I’m joining with Carolyn Astfalk and Catholic Mom for Open Book! Here’s what I’ve been reading for the past month!
A Dawning of Dying by John W. May
Amazon Synopsis: A Dawning of Dying is a collection of poems written over the course of ten years whose themes are intended to be both existentially and metaphysically curious, if not haunting. These are poems that were inspired by feelings of dread, sublimity and elation. The ideas behind many of these works orbit around life and death, beauty and pain, the world of nature and the world of myth and superstition. The collection is also coupled with an appendix of author’s notes relating to the styles, influences, contexts, and ideas behind the selected works within the volume.
My review: This is a beautifully written book of poems, which taken individually are crafted with the author’s unique richness in language and imagery. In his book, May admits that some of the verbiage is archaic. However, taken as a whole, these poems are an artistic beauty. The author also includes an appendix that “supports,” rather than “defines,” any given work. Highly recommend.
The Good Daughter by Karin Slaughter
Synopsis: Two girls are forced into the woods at gunpoint.
One runs for her life. One is left behind . . .
The stunning new novel from the international #1 bestselling author—a searing, spellbinding blend of cold-case thriller and psychological suspense.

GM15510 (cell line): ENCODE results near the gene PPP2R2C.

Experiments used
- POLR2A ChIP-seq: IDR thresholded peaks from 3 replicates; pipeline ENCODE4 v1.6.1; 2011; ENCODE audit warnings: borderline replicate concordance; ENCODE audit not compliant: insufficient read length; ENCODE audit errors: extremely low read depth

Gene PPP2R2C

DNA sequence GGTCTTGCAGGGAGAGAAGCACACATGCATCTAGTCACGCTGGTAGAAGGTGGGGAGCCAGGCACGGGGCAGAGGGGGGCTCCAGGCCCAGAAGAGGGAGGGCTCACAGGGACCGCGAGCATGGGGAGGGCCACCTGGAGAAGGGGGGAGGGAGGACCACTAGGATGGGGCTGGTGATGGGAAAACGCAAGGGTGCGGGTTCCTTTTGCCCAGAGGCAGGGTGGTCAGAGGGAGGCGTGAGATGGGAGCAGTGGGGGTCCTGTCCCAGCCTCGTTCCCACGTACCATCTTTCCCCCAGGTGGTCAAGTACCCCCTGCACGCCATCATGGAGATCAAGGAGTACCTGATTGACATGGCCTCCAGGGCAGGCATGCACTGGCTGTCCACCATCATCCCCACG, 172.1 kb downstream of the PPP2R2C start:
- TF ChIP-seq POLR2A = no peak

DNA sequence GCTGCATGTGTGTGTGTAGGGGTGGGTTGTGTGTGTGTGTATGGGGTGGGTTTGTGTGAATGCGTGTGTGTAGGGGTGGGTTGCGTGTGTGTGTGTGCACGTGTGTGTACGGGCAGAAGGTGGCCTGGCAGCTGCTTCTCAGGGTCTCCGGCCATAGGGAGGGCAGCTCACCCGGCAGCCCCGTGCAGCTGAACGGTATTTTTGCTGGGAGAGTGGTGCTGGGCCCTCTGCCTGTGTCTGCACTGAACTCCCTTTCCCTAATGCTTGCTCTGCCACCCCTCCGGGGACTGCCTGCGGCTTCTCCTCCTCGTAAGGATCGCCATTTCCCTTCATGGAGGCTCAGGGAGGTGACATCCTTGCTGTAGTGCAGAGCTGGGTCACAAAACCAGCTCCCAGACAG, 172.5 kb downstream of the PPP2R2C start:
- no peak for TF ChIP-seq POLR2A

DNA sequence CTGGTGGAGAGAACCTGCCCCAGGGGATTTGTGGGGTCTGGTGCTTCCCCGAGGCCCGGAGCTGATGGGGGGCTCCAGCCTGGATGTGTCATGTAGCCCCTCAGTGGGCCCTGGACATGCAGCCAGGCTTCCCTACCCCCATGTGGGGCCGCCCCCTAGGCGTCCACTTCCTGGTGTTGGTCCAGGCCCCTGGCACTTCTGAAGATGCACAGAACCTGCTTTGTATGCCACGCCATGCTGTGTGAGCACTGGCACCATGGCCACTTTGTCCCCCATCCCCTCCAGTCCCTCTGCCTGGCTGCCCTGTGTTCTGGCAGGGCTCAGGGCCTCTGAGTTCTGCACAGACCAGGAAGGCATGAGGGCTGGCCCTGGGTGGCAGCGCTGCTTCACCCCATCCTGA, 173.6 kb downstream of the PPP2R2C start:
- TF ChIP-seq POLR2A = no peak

Twenty-eight years ago, Charlotte and Samantha Quinn’s happy small-town family life was torn apart by a terrifying attack on their family home. It left their mother dead. It left their father—Pikeville’s notorious defense attorney—devastated. And it left the family fractured beyond repair, consumed by secrets from that terrible night.
Twenty-eight years later, Charlie has followed in her father’s footsteps to become a lawyer herself—the ideal good daughter. But when violence comes to Pikeville again—and a shocking tragedy leaves the whole town traumatized—Charlie is plunged into a nightmare. Not only is she the first witness on the scene, but it’s a case that unleashes the terrible memories she’s spent so long trying to suppress. Because the shocking truth about the crime that destroyed her family nearly thirty years ago won’t stay buried forever . . .
My review: I enjoyed this page-turning thriller. I’ve read several of Slaughter’s books and enjoyed them. Her characters are extremely well-developed and the story is a multi-layered one that keeps the reader guessing until the end. I guessed a few plot points and was surprised by others. She uses the verb LOOK way too much (only an author/editor would likely notice). And there is swearing, bad language and intense scenes, so it’s not appropriate for young teens. However, excellent read. 4.5 out of 5.
Island of Two Trees by Brian Kennelly
To be published May 31, 2019
Synopsis: What would happen if you found yourself inside your father’s imagination?
This is the question Connor, Maggie, and Lucy are forced to answer in this adventure story within a story.